Phosphorylated translational control tumor protein (pTCTP) was identified as a specific marker for PLK1 activity in vivo in preclinical models, the authors noted. Capillary Western-Blot was used to assess pTCTP and TCTP, which is a substrate of PLK1, in mononuclear cells that were isolated from blood samples on day 1 prior to treatment and 3 hours after dosing in patients with ≥10% circulating blasts (n = 15).

According to the investigators, the target engagement was not associated with the study drug dose, but an association was observed with higher bone marrow responses. Four of the 6 patients with target engagement (67%) had a ≥20% reduction in blast compared with 3 of the 9 patients who were non-target engagement (33%). Additionally, 2 patients in the target engagement group had a CR or CRi (33%) compared with 1 of the non-target engagement patients who were in a morphologic leukemia-free state.

Overall, target engagement in circulating blasts was associated with a greater decrease in bone marrow blasts, according to the biomarker analysis. Decreases in mutant ctDNA after 1 cycle of treatment with onvansertib was highly predictive of clinical response.

In the phase 1b, onvansertib was given at 12 mg/m2 in 4 patients, 18 mg/m2 in 3 patients, 27 mg/m2 in 3 patients, 40 mg/m2 in 4 patients, 60 mg/m2 in 3 patients and 90 mg/m2 in 6 patients. The study drug was administered at 60 mg/m2 for the phase 2 dose, which included 13 patients who have been treated for the preliminary analysis. The median age of patients was 66 years (range, 33-77) in the phase 1b and 73 years (range, 23-85) in the phase 2. The majority of patients were men in both portions of the study, so men made up 65% of the cohort in phase 1b and 62% in the phase 2. The majority of patients also had an ECOG performance status of 1 in the phase 1b (range, 0-2) and phase 2 (range, 0-2).

Overall, 13 patients in the phase 1b had received 1 prior line of therapy (57%), 6 received 2 or more lines (26%), and 4 received no prior treatment (17%). All patients in the phase 2 portion had received 1 prior line of therapy (100%). Thirteen patients in the phase 1b had adverse cytogenetic risk (57%), 9 had intermediate risk (39%), and 1 had favorable risk (4%), compared with the phase 2 arm where 6 patients had adverse risk (46%), 6 had intermediate risk (46%), and 1 had favorable risk (8%).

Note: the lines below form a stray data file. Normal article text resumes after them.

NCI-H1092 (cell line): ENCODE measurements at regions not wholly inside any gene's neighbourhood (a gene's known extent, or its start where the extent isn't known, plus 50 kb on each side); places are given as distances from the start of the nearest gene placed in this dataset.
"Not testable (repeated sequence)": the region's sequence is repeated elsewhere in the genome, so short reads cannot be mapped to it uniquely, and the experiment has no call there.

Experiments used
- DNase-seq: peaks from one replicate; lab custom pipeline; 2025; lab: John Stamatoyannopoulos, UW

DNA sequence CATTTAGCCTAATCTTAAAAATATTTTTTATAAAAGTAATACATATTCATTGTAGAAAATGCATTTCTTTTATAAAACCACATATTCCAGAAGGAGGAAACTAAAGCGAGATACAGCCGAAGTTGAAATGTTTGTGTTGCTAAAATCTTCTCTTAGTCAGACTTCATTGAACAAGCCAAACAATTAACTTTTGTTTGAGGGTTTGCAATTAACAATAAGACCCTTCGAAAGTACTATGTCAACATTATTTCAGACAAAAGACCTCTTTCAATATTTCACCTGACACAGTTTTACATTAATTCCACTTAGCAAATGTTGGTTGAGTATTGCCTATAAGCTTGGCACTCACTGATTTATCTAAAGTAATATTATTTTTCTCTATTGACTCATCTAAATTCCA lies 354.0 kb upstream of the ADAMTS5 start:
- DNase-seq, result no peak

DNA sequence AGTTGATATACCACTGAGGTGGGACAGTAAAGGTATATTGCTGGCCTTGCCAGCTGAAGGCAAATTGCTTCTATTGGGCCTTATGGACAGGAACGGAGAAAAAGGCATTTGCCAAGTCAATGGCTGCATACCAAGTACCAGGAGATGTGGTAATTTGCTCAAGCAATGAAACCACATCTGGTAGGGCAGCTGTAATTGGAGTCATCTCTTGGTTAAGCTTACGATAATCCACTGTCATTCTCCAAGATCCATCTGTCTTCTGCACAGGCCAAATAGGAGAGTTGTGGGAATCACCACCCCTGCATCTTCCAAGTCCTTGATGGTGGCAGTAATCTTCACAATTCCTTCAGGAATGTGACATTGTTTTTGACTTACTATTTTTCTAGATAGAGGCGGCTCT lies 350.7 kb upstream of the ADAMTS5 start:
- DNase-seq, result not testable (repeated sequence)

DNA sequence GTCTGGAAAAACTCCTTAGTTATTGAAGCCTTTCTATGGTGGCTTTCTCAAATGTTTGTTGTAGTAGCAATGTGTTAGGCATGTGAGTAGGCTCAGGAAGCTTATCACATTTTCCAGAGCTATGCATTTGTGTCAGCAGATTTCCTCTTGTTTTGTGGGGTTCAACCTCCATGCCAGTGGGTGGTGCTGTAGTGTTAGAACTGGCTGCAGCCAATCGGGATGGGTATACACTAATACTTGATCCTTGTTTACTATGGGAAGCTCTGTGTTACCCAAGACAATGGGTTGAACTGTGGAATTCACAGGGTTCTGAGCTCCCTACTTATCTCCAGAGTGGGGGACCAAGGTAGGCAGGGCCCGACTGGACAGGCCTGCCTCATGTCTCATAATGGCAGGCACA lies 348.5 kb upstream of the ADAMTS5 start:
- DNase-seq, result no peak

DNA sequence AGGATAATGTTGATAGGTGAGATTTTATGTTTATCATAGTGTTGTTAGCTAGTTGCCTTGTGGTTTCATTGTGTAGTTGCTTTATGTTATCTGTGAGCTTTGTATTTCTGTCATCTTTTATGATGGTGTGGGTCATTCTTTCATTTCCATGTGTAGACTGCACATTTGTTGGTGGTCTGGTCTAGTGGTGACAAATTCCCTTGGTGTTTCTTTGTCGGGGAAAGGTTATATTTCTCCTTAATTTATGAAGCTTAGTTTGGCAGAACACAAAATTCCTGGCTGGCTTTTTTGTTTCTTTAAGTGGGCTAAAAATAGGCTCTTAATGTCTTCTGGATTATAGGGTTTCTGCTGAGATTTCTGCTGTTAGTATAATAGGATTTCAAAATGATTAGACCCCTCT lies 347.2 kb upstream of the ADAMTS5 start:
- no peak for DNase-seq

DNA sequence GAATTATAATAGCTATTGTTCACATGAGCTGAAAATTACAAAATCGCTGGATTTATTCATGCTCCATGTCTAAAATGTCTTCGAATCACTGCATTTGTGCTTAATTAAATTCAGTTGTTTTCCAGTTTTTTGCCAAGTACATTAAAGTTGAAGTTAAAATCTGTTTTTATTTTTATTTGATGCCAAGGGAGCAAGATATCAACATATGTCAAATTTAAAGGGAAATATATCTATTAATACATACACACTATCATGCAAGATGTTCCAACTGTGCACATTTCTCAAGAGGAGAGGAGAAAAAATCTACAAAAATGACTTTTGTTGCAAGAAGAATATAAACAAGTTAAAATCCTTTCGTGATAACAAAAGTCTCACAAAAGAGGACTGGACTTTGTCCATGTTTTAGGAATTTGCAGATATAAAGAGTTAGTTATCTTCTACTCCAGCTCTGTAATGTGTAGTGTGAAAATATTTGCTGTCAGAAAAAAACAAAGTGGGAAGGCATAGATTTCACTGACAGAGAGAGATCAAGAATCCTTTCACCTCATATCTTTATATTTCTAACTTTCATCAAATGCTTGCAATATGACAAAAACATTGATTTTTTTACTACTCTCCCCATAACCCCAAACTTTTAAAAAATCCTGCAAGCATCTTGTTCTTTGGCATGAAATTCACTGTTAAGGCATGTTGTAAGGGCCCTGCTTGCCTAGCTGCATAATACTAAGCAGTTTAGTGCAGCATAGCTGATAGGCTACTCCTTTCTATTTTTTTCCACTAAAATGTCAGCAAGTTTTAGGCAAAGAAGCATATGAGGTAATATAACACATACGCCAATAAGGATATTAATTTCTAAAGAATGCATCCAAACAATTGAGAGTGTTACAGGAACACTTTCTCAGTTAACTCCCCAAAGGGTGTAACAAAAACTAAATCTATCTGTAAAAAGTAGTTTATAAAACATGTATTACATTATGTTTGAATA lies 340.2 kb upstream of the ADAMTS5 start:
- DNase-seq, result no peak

Patients with relapsed/refractory AML who had received up to 3 prior lines of therapy were included in the phase 1b portion of the study, while patients who received 1 prior line of therapy were included in the phase 2 portion. Patients who had not received prior treatment or had treatment-related AML or APL were excluded from the study.

The study drug was given at a starting dose of 12 mg/m2 on days 1 through 5, and decitabine was administered at 20 mg/m2 on days 1 through 5 in a 28-day cycle. The purpose of the phase 1b portion of the trial, which was a dose-escalation phase with 3+3 design, was to determine the maximum tolerated dose or recommended phase 2 dose. Investigators used a 50% incremental dose increase in 3 cohorts of patients, and dose-limiting toxicities were evaluated during the first cycle.

The phase 2 portion of the study used the recommended dose determined in the phase 1b. The primary objective of the expansion phase of the study was to evaluate the safety, tolerability, and anti-leukemic activity of the recommended phase 2 dose. Other end points included pharmacokinetics, evaluation of predictive biomarkers associated with response to treatment, and target engagement in circulating leukemic cells.

Patients with relapsed/refractory AML have limited treatment options, especially patients who do not harbor a FLT3 or IDH1/2 mutation. The outcomes for this patient population remain dismal, with an expected median overall survival of less than 6 months.

Onvansertib is an oral, highly-selective inhibitor of Polo-like kinase 1 (PLK1), which is a serine/threonine kinase that is a master regulator of mitosis and appears to be overexpressed in patients with AML. This third generation PLK1 inhibitor had a half-life of 24 hours. Preclinical models demonstrated that the agent had potent anti-tumor activity as a single agent and in combination with other treatments.

The phase 2 portion of the study is currently ongoing and enrolling patients. This study will assess the safety and efficacy of onvansertib, as well as biomarker strategies. The maximum tolerated dose was established as 60 mg/m2, which is the recommended phase 2 dose, and this dose showed no dose-limiting toxicities.

Reference

  1. Cardiff Oncology Data Continues to Demonstrate Efficacy, Durability and Safety of Onvansertib in Patients with Difficult-to-Treat Relapsed/Refractory AML. Press Release. June 16, 2020. Accessed June 16, 2020. https://bit.ly/2UPqIPe
  2. Zeidan AM, Lin TL, Becker PS, et al. Phase 1b/2 study of onvansertib, a PLK1 inhibitor, in combination with decitabine in patients with relapsed or refractory acute myeloid leukemia. Poster presented at: 2020 European Hematology Association Annual Congress; June 11-21, 2020.